Experts attribute the growth of telehealth to the increased willingness of patients and providers to use modern technology and regulatory changes that have expanded access and insurance coverage. Today, more and more nurses are conveniently offering virtual care through telephone calls and video sessions. Telehealth can make workflows more efficient while reducing the number of trips patients must take to see their providers.
Advancements in online nursing education programs
Online nursing programs have enjoyed immense popularity in recent years. These programs offer a lot of flexibility to students, especially working nurses who might otherwise not be able to find time to attend physical classes. While coursework is online, these courses also offer the practical experience needed for the program, either through clinical placements or, in recent years, simulations.
Simulated scenarios allow student nurses to develop their critical thinking and practical skills on everyday and rare scenarios. There are also different types of simulation depending on the course/institution. PC screen simulations, virtual patients, and even computerized mannequins can all be used to allow students to practice for scenarios they may face in their careers. These also allow for the educators to give faster and more detailed feedback to their students, which isn’t always possible in a real-life setting.
Online nursing programs have also opened up learning opportunities for people living in rural areas. In the coming years, online programs will grow further in popularity and become an effective tool for furthering education, creating new opportunities and advancing careers.
Expanding roles of nurse practitioners
The roles of nurse practitioners have been growing steadily in recent times. The American Association of Nurse Practitioners (AANP) reveals the total number of licensed nurse practitioners stood at 290,000 in December 2019. Two years later, the number had grown substantially to reach over 355,000.
A 2020 nursing forum journal noted that nurse practitioners care for diverse patient populations and are more likely than physicians to treat patients in rural and medically underserved areas. Recent studies have also established that nurse practitioners tend to provide care that is equal to or higher in quality than physicians.
Growth in nonclinical nursing careers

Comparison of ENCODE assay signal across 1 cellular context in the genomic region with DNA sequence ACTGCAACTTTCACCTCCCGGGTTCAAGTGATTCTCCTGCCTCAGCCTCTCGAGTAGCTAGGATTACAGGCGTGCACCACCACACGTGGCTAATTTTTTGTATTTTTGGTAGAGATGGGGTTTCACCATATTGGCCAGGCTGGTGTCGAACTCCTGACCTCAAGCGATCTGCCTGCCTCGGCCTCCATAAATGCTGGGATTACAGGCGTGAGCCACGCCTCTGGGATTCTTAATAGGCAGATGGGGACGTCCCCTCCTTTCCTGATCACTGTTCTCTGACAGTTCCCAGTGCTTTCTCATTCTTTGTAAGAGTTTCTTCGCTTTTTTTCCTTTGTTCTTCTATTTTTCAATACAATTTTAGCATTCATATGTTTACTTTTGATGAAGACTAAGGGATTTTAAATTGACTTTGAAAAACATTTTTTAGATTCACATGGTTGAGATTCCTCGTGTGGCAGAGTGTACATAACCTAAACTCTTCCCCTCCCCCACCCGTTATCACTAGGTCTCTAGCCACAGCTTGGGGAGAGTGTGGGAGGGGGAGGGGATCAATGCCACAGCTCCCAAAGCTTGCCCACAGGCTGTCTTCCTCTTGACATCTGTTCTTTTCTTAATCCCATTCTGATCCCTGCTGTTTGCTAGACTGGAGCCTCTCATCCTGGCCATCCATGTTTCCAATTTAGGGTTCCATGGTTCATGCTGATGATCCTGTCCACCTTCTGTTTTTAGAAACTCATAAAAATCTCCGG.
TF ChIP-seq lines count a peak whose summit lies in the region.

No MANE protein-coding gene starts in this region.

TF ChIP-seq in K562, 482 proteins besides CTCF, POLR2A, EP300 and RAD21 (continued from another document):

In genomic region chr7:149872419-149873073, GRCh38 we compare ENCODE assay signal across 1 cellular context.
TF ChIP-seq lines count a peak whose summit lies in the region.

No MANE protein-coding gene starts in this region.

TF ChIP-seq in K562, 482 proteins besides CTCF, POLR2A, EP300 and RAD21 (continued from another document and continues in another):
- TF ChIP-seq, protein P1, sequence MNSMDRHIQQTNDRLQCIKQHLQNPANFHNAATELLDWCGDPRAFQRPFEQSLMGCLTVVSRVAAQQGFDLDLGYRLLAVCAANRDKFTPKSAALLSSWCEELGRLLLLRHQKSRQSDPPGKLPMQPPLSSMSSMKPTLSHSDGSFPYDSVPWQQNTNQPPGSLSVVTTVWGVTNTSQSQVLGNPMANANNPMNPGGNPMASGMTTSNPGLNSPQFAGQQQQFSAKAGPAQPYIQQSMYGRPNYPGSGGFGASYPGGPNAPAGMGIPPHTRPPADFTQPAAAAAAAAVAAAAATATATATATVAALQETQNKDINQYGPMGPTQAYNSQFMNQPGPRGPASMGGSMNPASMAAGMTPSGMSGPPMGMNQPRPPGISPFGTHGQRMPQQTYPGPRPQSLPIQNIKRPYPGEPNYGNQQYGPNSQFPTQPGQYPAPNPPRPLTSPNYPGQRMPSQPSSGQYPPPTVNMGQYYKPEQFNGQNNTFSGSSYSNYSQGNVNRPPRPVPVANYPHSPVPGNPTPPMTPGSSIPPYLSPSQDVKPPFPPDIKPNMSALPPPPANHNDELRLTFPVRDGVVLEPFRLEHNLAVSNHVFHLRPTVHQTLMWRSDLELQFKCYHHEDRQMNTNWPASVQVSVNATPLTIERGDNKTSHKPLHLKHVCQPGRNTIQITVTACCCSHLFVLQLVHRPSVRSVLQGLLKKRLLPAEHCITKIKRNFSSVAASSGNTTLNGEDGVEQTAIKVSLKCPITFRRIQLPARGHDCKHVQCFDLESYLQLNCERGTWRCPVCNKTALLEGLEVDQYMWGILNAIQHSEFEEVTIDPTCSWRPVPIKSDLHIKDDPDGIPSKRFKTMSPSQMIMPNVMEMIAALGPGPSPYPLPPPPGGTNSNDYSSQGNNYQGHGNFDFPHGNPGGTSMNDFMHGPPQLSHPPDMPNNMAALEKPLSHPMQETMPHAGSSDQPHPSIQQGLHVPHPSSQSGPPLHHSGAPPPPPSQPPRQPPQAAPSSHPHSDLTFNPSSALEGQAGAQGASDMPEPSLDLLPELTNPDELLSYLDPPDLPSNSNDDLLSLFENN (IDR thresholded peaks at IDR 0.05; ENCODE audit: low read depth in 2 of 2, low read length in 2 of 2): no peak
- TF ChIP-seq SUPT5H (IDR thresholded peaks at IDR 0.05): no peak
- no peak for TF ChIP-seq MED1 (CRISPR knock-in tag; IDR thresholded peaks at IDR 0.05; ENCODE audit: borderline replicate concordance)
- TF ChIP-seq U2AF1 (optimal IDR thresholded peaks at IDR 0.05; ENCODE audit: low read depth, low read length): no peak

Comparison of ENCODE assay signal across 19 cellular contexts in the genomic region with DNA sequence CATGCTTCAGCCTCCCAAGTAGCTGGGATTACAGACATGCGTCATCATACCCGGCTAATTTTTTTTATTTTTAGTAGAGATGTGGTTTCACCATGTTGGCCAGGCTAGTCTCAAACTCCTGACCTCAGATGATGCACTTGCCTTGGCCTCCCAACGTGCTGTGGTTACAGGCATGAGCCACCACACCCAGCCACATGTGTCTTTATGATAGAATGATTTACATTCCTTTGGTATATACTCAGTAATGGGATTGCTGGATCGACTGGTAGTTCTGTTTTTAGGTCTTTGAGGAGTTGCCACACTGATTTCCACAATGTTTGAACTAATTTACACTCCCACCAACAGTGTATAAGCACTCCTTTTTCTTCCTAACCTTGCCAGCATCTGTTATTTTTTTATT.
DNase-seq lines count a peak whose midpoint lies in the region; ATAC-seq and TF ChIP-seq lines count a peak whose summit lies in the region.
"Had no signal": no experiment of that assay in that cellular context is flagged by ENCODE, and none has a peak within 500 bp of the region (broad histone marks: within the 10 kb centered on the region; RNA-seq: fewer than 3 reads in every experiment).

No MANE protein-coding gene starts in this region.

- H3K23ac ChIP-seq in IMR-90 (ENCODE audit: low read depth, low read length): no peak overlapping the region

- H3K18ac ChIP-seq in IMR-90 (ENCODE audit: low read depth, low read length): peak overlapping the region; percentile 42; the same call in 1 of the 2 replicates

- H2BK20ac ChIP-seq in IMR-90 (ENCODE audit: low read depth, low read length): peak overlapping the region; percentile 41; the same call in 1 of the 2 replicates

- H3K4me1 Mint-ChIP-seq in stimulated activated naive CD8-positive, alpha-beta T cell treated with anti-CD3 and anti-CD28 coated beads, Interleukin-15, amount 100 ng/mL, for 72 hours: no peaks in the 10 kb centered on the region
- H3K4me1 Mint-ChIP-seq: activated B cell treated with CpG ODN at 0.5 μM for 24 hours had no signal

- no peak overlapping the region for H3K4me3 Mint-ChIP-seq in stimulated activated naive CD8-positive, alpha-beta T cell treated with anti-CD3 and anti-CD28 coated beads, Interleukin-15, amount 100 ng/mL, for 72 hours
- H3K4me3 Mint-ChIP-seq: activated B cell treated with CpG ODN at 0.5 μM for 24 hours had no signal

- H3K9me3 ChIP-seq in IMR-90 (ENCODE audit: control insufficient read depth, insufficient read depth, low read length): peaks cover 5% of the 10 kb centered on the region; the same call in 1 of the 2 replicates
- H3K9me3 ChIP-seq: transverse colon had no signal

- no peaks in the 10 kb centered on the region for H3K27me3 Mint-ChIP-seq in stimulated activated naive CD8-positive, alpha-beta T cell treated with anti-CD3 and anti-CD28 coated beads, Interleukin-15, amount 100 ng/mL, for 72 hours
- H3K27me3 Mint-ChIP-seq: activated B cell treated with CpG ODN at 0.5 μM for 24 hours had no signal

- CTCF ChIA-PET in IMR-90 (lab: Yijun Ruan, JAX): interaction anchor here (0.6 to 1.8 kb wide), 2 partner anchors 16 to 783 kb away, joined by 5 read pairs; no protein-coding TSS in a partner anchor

Nurses moving into nonclinical roles is one of the most notable trends the profession is witnessing right now. Many graduates who would naturally take up roles in clinical practice are exploring alternative career paths thanks to the versatility of modern nursing degree programs and the availability of new positions.
For example, Master of Science in Nursing (MSN) graduates have been taking up nonclinical roles as hospital administrators, health policymakers, college educators and bioinformatics analysts in recent years. The risks posed by the recent COVID-19 pandemic have also motivated many nurses with a wealth of experience, expertise and insights to seek nonclinical leadership roles in hospitals and other healthcare facilities.
Other emerging nonclinical roles that nurses can pursue include positions in:
- Healthcare corporations: Nurses can pursue corporate positions in product development, marketing, or sales.
- Nonprofit organizations: Nurses can also serve in executive leadership positions or as board members in NGOs.
- Consulting: Nurses can leverage their skills and training to consult in emerging areas such as employee wellness and community mental health programs.
If you are searching for an excellent career with ongoing demand, nursing is well worth considering. Nurses play a fundamental role in delivering high-quality care that improves patient outcomes. As a vital profession, nursing can provide you with a lucrative career with numerous benefits, including higher pay, better job security and career advancement opportunities.